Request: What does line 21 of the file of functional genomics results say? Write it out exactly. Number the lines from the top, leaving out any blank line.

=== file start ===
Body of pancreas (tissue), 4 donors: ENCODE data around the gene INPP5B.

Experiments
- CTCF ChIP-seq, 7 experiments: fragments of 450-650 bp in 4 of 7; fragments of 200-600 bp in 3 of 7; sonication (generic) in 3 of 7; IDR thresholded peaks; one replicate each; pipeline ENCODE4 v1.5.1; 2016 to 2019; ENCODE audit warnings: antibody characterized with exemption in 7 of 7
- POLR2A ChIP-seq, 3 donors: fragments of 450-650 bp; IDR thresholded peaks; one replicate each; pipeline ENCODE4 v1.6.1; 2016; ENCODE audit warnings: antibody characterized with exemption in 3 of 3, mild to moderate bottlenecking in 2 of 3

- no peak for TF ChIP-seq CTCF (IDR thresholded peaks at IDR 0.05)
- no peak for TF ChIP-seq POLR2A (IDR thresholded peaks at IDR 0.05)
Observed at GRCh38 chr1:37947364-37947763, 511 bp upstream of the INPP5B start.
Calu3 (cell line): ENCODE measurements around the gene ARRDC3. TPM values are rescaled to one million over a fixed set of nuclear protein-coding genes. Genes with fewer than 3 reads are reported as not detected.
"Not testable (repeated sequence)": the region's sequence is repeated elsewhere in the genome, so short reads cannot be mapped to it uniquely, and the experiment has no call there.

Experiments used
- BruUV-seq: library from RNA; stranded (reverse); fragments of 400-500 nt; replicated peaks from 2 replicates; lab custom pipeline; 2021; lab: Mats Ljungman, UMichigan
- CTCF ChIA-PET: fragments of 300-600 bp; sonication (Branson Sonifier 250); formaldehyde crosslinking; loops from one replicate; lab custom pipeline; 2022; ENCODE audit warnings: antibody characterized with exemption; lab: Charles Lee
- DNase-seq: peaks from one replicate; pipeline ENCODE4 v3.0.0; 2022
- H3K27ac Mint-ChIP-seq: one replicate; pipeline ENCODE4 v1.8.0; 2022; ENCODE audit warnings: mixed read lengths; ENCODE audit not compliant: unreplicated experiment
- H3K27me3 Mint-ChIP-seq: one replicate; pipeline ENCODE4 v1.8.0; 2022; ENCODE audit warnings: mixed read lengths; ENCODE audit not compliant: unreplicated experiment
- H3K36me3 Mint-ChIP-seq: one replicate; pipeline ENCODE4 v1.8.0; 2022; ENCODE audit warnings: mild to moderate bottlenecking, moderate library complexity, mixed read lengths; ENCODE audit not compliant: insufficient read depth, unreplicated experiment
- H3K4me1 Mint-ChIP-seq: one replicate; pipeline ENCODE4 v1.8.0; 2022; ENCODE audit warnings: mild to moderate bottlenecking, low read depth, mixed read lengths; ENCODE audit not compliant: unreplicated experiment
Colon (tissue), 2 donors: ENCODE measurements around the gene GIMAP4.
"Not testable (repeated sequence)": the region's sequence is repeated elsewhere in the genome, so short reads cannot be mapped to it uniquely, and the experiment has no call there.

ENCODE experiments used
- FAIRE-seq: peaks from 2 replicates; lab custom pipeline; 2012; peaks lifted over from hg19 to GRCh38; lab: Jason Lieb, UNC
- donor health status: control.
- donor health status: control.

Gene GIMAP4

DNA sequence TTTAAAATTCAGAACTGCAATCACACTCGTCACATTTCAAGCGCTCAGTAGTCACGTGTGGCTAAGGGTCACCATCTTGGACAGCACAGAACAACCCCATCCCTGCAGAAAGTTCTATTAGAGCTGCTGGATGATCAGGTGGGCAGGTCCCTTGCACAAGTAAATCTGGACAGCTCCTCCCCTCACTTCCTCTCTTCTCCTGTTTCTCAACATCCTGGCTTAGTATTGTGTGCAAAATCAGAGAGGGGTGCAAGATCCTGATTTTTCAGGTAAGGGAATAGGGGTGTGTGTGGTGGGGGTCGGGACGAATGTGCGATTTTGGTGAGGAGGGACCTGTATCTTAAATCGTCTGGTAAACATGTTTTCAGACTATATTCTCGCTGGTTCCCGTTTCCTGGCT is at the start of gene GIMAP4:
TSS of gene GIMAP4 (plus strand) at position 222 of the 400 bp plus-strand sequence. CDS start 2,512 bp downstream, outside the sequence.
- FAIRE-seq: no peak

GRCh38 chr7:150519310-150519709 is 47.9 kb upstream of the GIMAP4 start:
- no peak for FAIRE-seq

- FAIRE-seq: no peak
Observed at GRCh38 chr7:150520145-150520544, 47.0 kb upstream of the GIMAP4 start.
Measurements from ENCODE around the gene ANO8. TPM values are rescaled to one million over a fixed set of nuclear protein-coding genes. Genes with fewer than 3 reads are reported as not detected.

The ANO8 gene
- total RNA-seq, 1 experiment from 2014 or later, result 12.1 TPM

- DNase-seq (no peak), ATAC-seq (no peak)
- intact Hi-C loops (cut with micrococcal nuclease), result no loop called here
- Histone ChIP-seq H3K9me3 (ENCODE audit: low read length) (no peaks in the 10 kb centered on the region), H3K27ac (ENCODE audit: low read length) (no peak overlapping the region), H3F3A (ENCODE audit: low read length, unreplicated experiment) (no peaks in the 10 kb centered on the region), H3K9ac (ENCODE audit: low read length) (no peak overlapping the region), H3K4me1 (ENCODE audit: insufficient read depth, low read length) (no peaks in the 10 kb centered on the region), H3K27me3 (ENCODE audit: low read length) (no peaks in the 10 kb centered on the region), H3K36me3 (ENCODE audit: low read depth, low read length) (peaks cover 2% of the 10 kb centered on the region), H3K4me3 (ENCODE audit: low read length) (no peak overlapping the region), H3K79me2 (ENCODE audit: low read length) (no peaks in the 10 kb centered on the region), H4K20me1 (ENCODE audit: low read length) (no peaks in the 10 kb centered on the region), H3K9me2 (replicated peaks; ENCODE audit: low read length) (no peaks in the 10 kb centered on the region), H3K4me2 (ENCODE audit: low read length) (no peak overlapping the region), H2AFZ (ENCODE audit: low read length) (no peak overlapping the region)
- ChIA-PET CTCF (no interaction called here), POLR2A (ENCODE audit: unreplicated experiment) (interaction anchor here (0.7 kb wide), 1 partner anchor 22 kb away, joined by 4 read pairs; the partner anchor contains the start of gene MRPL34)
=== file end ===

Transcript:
- FAIRE-seq: peaks from 2 replicates; lab custom pipeline; 2012; peaks lifted over from hg19 to GRCh38; lab: Jason Lieb, UNC